Coal demand to boost CO2 emissions in 2021, says IEA

20 April 2021

Global energy-related carbon dioxide emissions are on course to increase by 1.5 billion tonnes in 2021 - the biggest annual rise in emissions since 2010, according to the International Energy Agency (IEA). This increase, reversing most of last year's decline caused by the COVID-19 pandemic, is being driven by a strong rebound in demand for coal in electricity generation.

(Image: IEA)

The IEA's Global Energy Review 2021 estimates global economic output will rebound by 6% in 2021, pushing global GDP more than 2% higher than 2019 levels. Energy demand worldwide is set to increase by 4.6% in the year, more than offsetting the 4% contraction in 2020 and pushing demand 0.5% above 2019 levels. Almost 70% of the projected increase in global energy demand is in emerging markets and developing economies, where demand is set to rise to 3.4% above 2019 levels. Energy use in advanced economies is on course to be 3% below pre-COVID levels.

The report estimates that CO2 emissions will increase by almost 5% this year to 33 billion tonnes, based on the latest national data from around the world as well as real-time analysis of economic growth trends and new energy projects that are set to come online. The key driver is coal demand, which is set to grow by 4.5%, surpassing its 2019 level and approaching its all-time peak from 2014, with the electricity sector accounting for three-quarters of this increase.

Electricity demand is forecast to increase by 4.5% in 2021, or over 1000 terawatt-hours. This is almost five times greater than the decline in 2020, the IEA says, "cementing electricity's share in final energy demand above 20%". Almost 80% of the projected increase in demand in 2021 is in emerging market and developing economies, with China alone accounting for half of global growth. Demand in advanced economies remains below 2019 levels.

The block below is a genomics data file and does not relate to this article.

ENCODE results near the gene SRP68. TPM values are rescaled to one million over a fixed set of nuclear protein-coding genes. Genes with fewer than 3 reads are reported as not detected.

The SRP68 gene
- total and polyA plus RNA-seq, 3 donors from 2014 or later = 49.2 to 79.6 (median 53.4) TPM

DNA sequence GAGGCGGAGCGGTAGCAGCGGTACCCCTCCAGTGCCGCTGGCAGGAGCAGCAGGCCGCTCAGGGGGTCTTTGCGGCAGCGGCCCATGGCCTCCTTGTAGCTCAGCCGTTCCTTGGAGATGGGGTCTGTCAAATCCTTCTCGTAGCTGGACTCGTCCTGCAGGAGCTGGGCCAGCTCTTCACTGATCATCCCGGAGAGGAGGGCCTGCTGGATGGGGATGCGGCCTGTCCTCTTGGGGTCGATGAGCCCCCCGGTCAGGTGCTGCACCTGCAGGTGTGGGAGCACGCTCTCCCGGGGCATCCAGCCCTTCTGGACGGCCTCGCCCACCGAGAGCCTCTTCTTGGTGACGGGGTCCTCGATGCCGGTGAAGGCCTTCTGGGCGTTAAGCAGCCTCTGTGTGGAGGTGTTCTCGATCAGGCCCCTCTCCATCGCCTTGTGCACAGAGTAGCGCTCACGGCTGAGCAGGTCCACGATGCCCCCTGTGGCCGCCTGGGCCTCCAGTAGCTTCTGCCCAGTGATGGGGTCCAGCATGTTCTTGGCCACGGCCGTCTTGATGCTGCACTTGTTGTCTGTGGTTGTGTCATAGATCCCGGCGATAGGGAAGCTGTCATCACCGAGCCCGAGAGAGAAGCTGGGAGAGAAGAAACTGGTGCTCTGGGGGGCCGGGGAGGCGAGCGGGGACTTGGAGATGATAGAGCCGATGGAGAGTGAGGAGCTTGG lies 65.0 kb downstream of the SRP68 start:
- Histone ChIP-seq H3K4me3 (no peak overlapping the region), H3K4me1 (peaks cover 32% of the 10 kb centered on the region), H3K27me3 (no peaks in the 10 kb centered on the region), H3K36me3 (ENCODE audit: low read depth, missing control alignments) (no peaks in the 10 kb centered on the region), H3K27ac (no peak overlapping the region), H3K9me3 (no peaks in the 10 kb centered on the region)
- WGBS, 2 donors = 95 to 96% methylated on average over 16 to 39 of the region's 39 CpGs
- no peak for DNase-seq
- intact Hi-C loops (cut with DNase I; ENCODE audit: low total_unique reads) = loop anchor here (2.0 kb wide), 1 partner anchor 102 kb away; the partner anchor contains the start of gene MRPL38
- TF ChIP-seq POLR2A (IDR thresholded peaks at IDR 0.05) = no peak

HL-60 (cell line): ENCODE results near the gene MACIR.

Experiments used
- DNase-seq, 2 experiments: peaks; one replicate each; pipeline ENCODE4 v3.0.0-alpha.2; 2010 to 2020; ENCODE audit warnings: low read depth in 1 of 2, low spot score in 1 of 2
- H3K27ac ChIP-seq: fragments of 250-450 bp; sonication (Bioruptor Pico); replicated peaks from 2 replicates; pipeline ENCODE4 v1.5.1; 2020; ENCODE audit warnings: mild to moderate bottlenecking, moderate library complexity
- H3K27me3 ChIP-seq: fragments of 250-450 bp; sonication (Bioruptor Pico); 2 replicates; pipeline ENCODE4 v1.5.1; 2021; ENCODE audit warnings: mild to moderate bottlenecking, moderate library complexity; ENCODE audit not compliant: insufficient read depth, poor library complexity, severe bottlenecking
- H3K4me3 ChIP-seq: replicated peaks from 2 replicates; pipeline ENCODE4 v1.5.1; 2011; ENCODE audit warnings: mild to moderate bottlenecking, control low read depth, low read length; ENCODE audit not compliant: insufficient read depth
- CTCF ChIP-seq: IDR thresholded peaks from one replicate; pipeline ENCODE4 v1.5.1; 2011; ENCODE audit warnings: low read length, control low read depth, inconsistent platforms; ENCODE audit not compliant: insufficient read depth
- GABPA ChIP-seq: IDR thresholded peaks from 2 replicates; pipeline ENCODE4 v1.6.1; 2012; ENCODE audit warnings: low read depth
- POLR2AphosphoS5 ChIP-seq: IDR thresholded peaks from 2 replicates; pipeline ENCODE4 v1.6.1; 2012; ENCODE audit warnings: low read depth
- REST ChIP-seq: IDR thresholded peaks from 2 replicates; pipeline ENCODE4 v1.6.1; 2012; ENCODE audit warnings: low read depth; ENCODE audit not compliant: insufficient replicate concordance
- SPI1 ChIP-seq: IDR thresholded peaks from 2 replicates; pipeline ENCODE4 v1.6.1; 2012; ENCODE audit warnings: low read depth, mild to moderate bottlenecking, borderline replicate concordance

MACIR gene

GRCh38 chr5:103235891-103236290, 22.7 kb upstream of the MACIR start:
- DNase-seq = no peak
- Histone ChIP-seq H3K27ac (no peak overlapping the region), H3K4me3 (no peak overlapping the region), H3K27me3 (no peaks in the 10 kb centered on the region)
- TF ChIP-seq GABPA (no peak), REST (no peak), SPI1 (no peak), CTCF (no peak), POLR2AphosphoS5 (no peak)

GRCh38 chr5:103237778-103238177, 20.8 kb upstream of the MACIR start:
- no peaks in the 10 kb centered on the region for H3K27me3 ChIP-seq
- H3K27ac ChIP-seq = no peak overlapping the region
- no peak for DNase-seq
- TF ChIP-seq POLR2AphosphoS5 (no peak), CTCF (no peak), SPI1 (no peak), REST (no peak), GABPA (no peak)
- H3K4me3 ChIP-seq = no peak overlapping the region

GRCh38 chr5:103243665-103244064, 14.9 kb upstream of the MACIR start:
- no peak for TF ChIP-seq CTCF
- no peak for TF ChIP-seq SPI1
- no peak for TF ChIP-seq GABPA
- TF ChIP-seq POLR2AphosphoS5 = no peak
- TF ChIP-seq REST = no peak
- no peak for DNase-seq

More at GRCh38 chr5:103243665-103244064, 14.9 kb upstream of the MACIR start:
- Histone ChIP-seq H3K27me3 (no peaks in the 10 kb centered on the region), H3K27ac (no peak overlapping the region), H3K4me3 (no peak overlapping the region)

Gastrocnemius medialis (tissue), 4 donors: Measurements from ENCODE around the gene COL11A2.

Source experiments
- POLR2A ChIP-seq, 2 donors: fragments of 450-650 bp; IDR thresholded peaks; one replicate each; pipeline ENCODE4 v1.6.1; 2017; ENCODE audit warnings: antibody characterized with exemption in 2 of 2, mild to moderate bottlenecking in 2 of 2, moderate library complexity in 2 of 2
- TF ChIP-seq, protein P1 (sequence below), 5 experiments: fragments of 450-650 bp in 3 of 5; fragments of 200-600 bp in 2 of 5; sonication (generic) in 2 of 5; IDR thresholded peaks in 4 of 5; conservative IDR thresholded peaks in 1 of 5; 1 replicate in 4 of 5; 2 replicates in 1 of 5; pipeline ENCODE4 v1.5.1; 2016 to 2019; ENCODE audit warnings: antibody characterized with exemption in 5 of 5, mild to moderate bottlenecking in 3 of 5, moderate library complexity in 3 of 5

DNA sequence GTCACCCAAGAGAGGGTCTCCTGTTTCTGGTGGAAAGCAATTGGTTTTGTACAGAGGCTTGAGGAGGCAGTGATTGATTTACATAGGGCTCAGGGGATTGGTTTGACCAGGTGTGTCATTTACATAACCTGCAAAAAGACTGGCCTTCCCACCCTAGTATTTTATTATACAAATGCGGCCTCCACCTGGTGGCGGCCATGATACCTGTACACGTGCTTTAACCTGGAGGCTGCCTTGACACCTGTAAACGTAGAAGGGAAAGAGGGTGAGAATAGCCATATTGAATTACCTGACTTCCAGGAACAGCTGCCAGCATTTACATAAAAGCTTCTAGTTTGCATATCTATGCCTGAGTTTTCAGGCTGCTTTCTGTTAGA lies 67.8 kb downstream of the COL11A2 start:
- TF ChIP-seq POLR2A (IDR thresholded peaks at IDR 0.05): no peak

Demand for all fossil fuels is on course to grow significantly in 2021, with both coal and gas set to rise above their 2019 levels. More than 80% of the projected growth in coal demand in 2021 is set to come from Asia, led by China. Coal use in the USA and the European Union is also on course to increase but will remain well below pre-crisis levels. Oil is also rebounding strongly but is expected to stay below its 2019 peak, as the aviation sector remains under pressure.

Electricity generation from renewables is set to increase by over 8% in 2021, accounting for more than half of the increase in overall electricity supply worldwide. The biggest contribution to that growth comes from solar and wind, which are on track for their largest annual rise in history. Electricity generation from wind is projected to grow by 275 TWh, or around 17%, from last year. Electricity generation from solar PV is expected to increase by 145 TWh, up almost 18% from last year. Their combined output is on track to reach more than 2800 TWh in 2021.

Impact on nuclear output

Nuclear power generation decreased by around 4% in 2020 - the largest decline since the Fukushima accident in 2011. Major reductions took place in the EU (-11%), Japan (-33%) and the USA (-2%). Nuclear power increased in China (5%) and Russia (3%), with new units being commissioned during 2019 and 2020. In Belarus and the UAE, the first nuclear units entered commercial operation, with more units currently under construction.

The IEA expects nuclear power to increase 2% in 2021, reversing only half of the decline in output that took place last year. Seven new reactors came online in the second half of 2020 and the first quarter of 2021, more than offsetting the three reactors retired over the same period. Up to ten more new reactors could be connected to the grid worldwide by the end of 2021, including four in China. Despite the increase in operational capacity over the course of the year, global nuclear power in 2021 remains slightly below the 2019 level, the report notes.

Time to act

"Global carbon emissions are set to jump by 1.5 billion tonnes this year - driven by in the resurgence of coal use in the power sector. This is a dire warning that the economic recovery from the COVID crisis is currently anything but sustainable for our climate," said IEA Executive Director Fatih Birol. "Unless governments around the world move rapidly to start cutting emissions, we are likely to face an even worse situation in 2022. The Leaders Summit on Climate hosted by US President Joe Biden this week is a critical moment to commit to clear and immediate action ahead of COP26 in Glasgow."

"The accelerating rollouts of COVID-19 vaccinations in many major economies and widespread fiscal responses to the economic crisis are boosting the outlook for economic growth and leading to a rebound in energy demand in 2021," the IEA said. However, it added: "The pace of global vaccine rollouts, the possible emergence of new variants of the COVID-19 virus, and the size and effectiveness of economic stimulus measures all represent major uncertainties for the outlook."

Researched and written by World Nuclear News